• I think that was what they call a joke to illustrate a point. I've been coding C++ the best part of 20 years and C# for 5... There are certain features to C# that make it far easier and quicker to develop with. Compiled c# can be inspected from within the editor using reflection and so can help you more giving you edit time syntax checking and more extensive intelisense. The standard class libraries (.NET) are far more extensive and cohesive than C++'s STL. If you spend sometime developing with the latest Visual studio and Resharper you'd see what I mean. Jul 7, 2010 at 10:42
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    Also I think with C# more developers will be classed as good because it is easier to get to grips with. I think it has always been hard to find excellent C++ developers because it is harder to master. Jul 7, 2010 at 10:48

It's not only a matter of programming language, the hardware and operating system will be relevant to.
The best overall performance you will get with a realtime operating system, a realtime programming language and efficient (!) programming.

So you've quite a few possibilities in choosing an operating system, and a few in choosing the language. There's C, Realtime Java, Realtime Fortran and a few others.

Or maybe you will have the best results in programming an FPGA/Processor to eliminate the cost of an operating system.

The greatest choice you have to do, how many possible performance optimizations you will ignore in favor of choosing a language that eases development and will run more stable, because you can do less bugs, which will result in a higher availiability of the system. This shouldn't be overlooked. You have no win in developing an application which performs 5% faster than any other application which crashes every few point due to some minor hard to find bugs.


In HFT, latency is a bigger issue that throughput. Given the inherent parallelism in the data source, you can always throw more cores at the problem, but you can't make up for response time with more hardware. Whether the language is compiled beforehand, or Just-In-Time, garbage collection can destroy your latency. There exist realtime JVMs with guaranteed garbage collection latency. It's a fairly new technology, a pain to tune, and ridiculously expensive, but if you have the resources, it can be done. It'll probably become much more mainstream in coming years, as the early adopters fund the R&D that's going on now.

  • 2
    "There's always the next release that will be really fast." Java people have said that for fifteen years ;-) Jul 4, 2010 at 16:18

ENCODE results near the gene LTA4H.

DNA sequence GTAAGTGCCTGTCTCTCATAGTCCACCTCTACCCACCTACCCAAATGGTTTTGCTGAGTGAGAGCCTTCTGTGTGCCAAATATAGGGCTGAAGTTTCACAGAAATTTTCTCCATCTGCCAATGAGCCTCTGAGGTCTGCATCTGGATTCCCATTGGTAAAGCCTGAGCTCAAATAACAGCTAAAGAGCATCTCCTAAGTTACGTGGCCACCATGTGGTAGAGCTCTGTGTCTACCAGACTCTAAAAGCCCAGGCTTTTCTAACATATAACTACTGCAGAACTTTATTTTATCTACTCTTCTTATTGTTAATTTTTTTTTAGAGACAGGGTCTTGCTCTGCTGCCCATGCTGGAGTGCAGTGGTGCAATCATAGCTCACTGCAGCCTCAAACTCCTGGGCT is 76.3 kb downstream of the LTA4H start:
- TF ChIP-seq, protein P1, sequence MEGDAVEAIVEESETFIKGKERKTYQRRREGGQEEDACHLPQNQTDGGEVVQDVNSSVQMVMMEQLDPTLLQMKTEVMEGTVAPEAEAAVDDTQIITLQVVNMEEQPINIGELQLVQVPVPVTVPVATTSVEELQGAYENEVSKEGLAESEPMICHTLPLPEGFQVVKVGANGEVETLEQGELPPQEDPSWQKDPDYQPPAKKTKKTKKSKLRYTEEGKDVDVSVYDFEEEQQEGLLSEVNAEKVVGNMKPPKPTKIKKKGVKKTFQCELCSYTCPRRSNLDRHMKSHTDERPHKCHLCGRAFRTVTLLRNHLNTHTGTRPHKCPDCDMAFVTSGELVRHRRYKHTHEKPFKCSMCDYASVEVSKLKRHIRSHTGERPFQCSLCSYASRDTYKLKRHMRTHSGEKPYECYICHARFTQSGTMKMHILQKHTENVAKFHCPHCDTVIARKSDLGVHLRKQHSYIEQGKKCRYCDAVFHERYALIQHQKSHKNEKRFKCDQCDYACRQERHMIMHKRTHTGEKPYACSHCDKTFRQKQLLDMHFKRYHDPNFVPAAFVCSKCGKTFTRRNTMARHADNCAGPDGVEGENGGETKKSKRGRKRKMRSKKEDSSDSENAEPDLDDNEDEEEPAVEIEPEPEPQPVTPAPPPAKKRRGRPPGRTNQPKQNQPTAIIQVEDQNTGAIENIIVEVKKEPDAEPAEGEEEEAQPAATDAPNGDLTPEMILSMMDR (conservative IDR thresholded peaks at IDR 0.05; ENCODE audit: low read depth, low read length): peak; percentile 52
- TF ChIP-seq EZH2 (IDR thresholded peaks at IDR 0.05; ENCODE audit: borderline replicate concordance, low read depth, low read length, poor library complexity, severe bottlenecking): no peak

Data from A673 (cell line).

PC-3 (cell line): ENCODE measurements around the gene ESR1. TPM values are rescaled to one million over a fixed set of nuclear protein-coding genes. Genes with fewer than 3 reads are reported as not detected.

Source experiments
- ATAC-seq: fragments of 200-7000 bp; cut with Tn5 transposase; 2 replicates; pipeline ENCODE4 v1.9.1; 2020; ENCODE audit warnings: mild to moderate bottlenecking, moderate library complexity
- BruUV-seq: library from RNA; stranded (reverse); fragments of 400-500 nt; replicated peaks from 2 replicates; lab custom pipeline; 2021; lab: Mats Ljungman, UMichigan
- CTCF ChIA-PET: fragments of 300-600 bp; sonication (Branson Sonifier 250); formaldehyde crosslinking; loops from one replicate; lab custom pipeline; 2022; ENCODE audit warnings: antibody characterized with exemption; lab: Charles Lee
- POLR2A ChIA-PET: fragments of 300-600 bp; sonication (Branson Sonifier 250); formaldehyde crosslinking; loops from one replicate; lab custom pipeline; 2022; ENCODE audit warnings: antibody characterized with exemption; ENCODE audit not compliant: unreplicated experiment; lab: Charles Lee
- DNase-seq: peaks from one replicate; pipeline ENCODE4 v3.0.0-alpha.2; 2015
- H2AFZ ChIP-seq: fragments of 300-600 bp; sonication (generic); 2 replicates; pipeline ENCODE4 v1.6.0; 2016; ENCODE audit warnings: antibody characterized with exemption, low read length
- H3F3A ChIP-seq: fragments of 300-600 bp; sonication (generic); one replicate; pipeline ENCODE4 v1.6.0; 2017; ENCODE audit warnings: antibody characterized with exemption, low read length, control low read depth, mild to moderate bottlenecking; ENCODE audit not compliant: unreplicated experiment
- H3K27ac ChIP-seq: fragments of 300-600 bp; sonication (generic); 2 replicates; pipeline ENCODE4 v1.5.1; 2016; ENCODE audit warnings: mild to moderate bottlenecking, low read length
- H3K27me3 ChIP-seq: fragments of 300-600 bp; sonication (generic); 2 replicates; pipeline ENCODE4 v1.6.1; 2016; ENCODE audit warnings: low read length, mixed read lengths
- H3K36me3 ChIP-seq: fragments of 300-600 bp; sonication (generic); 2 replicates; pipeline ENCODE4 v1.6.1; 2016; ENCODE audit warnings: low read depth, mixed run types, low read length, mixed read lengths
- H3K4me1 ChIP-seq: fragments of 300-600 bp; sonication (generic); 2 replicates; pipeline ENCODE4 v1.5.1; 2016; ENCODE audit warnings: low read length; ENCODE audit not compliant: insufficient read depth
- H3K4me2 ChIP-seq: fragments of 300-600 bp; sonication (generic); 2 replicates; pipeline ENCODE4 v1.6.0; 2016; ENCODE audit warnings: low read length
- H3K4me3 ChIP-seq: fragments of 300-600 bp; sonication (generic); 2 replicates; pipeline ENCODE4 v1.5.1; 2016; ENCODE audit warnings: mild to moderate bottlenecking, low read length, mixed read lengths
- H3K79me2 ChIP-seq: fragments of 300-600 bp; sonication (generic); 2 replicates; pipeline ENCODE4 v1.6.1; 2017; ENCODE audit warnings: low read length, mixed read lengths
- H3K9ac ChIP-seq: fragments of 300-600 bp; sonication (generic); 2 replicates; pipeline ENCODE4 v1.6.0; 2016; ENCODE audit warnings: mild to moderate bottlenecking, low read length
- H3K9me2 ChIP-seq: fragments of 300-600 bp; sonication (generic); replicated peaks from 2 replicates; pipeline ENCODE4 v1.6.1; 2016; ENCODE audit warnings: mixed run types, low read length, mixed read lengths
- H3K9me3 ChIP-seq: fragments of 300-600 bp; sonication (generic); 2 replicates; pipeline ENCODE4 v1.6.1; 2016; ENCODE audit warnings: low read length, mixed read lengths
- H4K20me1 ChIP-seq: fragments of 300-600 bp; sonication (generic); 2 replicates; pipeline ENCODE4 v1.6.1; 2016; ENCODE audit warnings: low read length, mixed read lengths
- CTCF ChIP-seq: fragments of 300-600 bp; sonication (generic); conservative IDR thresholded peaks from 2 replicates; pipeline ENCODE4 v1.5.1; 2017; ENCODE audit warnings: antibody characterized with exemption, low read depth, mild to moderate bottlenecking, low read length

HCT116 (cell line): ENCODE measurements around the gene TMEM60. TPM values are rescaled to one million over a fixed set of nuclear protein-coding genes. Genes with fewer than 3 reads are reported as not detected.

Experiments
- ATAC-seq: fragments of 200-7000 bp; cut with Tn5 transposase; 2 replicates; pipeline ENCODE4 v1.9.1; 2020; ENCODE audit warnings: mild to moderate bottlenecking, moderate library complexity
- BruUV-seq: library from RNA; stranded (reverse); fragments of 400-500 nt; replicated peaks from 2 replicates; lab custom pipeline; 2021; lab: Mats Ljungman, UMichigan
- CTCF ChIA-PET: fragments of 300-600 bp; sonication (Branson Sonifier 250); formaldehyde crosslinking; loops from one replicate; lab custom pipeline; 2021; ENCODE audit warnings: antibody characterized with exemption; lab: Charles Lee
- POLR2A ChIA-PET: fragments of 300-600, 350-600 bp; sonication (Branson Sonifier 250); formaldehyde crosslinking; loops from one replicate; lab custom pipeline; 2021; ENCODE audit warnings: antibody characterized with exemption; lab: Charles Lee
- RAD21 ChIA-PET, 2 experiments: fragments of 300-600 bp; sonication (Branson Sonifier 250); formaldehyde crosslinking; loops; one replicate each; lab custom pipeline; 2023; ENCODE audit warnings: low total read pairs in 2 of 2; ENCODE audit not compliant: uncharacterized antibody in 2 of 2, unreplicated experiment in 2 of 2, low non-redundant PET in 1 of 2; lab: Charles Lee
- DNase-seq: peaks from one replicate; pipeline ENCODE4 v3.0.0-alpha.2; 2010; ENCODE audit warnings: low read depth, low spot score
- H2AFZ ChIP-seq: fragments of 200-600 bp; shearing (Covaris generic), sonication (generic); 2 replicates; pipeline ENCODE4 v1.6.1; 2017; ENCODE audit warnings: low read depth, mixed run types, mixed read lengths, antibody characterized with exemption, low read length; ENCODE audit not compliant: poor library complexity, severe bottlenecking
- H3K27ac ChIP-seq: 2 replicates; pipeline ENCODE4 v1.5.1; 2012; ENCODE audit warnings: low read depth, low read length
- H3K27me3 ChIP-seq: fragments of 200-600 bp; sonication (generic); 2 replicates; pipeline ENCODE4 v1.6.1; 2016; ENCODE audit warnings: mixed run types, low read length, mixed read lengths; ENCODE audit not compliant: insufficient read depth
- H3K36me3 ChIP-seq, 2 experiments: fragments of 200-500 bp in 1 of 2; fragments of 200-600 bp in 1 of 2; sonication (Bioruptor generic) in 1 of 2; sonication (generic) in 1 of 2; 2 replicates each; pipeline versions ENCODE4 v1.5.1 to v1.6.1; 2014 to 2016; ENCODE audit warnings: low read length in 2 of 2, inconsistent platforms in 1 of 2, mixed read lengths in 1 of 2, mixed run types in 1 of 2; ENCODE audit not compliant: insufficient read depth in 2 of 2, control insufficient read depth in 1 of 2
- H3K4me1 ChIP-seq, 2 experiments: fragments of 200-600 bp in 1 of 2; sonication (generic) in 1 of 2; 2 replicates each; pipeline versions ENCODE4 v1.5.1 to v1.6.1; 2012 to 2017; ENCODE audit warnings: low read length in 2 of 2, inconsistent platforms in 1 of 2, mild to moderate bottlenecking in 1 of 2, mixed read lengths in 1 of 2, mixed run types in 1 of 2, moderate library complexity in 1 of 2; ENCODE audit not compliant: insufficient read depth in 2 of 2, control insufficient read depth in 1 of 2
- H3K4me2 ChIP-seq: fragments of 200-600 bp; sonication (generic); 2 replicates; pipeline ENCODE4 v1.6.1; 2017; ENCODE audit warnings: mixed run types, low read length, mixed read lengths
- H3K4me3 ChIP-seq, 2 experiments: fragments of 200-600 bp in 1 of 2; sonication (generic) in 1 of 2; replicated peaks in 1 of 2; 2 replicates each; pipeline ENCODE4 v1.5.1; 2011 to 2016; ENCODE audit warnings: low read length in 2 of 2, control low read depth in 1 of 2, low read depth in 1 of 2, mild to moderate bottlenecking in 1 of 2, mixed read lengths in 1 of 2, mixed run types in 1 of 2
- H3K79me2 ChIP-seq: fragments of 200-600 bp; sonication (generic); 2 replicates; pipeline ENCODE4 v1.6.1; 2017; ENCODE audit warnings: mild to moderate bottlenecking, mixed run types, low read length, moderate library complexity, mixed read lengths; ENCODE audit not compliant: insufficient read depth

• AFAIK, real time GCs cost a lot in terms of throughput (like 50%).
    – J D
    Jul 12, 2010 at 11:23

One of the most interesting thing in C++ is that its performance numbers are not better, but more reliable.

It's not necessarily faster than Java/C#/..., but it is consistent accross runs.

Like in networking, sometimes the throughput isn't as important as a stable latency.


A huge reason to prefer c++ (or lower level) in this case other than what has already been said, is that there are some adaptability benefits of being low level.

If hardware technology changes, you can always drop into an __asm { } block and actually use it before languages/compilers catch up

For example, there is still no support for SIMD in Java.

  • 1
    "still no support for SIMD in Java" or .NET.
    – J D
    Jul 12, 2010 at 11:22

Virtual Execution Engines (JVM or CLR of .Net) do not permit structuring the work in time-efficient way, as process instances cannot run on as many threads as might be needed.

In contrast, plain C++ enables execution of parallel algorithms and construction of objects outside the time-critical execution paths. That’s pretty much everything – simple and elegant. Plus, with C++ you pay only for what you use.

  • 3
    I've programmed threads with C++ and with .NET and I have no idea what you mean. Could you explain what you can do with C++ threads and not with e.g. .NET threads?
    – Niki
    Jul 6, 2010 at 13:15

The elephant in the room here is the fact that C++ is faster than Java.

We all know it. But we also know that if we state it plainly, as I just did, that we can't pretend to engage in a meaningful debate about this undebatable topic. How much faster is C++ than Java for your application? That has the ring of a debatable topic, but, alas, it will always be hypothetical unless you implement your application in both languages, at which point it there will be no room for debate.

Let's go back to your first design meeting: The hard requirement for your project is high performance. Everyone in the room will think "C++" and a handful of other compiled languages. The guy in the room who suggests Java or C# will have to justify it with evidence (i.e., a prototype), not with hypotheticals, not with claims made by the vendors, not with statements on programmer gossip sites, and certainly not with "hello world" benchmarks.

As it stands now, you have to move forward with what you know, not with what is hypothetically possible.


Nikie wrote: “Could you explain what you can do with C++ threads and not with e.g. .NET threads?”

Threading with .Net could perform virtually everything C++ threading can, except:

  1. Efficient execution of COM-encapsulated binary code. For examples, sensitive algorithms that might have to be kept secret from application developers. (Might be relevant in HFT)
  2. Creation of lean threads that do not exhaust system resources with chunky building blocks – wrapped OS APIs and synchronization & signaling OS primitives. (Extremely relevant with parallel algorithms for time-optimization of performance in HFT)
  3. Scaling up the throughput of a business process application 10 or more times on the same hardware and with the same latency. (Not relevant in HFT)
  4. Scaling up 100 and more times the number of concurrently handled user interactions per unit of hardware. (Not relevant in HFT)

Using more CPU cores cannot fully compensate exhausting of system resources by the building blocks of .Net since more CPU cores are a guarantee for appearance of memory contention.